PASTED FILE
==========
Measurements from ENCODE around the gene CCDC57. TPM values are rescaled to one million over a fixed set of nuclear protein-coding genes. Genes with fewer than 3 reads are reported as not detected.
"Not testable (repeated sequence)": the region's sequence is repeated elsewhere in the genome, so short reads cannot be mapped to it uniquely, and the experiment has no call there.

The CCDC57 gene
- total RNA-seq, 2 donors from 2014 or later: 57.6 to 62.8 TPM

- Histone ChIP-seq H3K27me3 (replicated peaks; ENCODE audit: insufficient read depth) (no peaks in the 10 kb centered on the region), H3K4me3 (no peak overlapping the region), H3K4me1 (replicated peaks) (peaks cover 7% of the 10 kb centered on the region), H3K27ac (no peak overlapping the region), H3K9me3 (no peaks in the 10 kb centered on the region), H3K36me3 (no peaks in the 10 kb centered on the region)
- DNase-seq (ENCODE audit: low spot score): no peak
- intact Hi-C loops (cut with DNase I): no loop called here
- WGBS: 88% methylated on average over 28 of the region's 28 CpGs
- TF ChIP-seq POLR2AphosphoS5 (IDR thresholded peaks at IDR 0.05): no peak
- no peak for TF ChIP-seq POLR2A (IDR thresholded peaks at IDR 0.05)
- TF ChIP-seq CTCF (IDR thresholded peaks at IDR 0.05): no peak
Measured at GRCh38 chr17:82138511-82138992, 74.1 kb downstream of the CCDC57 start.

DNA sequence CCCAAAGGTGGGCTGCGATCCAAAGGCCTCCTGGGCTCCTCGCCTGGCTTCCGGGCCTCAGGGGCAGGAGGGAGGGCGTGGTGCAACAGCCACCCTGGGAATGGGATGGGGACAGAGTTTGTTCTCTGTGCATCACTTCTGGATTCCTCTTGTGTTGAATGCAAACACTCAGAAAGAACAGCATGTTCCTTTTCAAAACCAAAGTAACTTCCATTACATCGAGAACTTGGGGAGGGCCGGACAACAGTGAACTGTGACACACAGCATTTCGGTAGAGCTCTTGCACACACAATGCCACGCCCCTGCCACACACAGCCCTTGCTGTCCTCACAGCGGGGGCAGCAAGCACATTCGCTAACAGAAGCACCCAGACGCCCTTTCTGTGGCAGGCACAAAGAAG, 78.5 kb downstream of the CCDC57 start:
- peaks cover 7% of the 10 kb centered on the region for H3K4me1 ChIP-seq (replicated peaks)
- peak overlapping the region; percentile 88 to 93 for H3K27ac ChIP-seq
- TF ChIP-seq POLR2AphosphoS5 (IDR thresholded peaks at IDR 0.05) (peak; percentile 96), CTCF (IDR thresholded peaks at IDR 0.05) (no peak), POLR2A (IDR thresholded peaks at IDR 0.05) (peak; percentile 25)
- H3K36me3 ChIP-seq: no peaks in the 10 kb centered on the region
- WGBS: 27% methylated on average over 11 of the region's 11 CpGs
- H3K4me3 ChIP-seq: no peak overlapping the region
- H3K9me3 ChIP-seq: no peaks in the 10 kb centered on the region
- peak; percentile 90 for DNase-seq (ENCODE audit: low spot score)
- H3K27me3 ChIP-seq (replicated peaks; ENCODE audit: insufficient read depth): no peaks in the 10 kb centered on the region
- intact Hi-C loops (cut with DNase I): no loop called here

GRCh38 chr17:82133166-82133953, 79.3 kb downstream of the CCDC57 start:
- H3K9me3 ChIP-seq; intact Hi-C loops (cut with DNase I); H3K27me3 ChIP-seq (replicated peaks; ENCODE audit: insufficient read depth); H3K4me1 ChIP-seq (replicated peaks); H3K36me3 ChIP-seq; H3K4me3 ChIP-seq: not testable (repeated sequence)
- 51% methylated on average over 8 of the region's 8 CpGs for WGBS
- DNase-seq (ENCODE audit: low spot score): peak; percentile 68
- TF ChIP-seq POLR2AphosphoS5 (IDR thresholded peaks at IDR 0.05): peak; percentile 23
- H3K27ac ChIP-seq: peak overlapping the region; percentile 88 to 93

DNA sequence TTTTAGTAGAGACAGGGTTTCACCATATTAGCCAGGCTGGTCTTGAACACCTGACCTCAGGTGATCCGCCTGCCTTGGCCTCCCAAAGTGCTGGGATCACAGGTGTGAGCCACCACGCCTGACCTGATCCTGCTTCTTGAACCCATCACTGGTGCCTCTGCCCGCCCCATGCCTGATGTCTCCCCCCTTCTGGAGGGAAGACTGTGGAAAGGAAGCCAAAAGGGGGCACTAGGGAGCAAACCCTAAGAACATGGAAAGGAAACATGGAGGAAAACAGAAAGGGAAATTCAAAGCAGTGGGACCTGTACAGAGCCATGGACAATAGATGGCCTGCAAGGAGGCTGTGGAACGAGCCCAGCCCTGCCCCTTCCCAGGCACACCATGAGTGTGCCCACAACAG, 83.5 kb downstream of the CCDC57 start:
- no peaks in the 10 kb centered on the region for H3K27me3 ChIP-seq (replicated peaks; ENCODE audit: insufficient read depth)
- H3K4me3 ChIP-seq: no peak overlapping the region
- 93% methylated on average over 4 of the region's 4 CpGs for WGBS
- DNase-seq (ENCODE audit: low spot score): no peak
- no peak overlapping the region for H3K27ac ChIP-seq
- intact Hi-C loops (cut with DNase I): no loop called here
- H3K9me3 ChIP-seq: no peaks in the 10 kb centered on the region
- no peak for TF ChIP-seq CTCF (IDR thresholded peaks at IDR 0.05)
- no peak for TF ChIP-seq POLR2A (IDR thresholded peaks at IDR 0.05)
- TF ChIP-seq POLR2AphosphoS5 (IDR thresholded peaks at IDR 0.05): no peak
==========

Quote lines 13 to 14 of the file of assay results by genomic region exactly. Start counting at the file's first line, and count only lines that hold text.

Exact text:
DNA sequence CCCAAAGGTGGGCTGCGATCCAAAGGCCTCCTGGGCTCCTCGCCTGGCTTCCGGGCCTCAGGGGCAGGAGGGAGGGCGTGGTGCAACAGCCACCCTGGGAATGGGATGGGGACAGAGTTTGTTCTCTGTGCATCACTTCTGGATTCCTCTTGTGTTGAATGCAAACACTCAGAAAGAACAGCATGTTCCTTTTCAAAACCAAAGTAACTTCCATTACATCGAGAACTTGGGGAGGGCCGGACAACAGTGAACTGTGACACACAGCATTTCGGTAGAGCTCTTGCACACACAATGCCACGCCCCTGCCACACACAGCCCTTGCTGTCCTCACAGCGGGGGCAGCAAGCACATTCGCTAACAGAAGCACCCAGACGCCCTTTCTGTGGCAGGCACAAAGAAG, 78.5 kb downstream of the CCDC57 start:
- peaks cover 7% of the 10 kb centered on the region for H3K4me1 ChIP-seq (replicated peaks)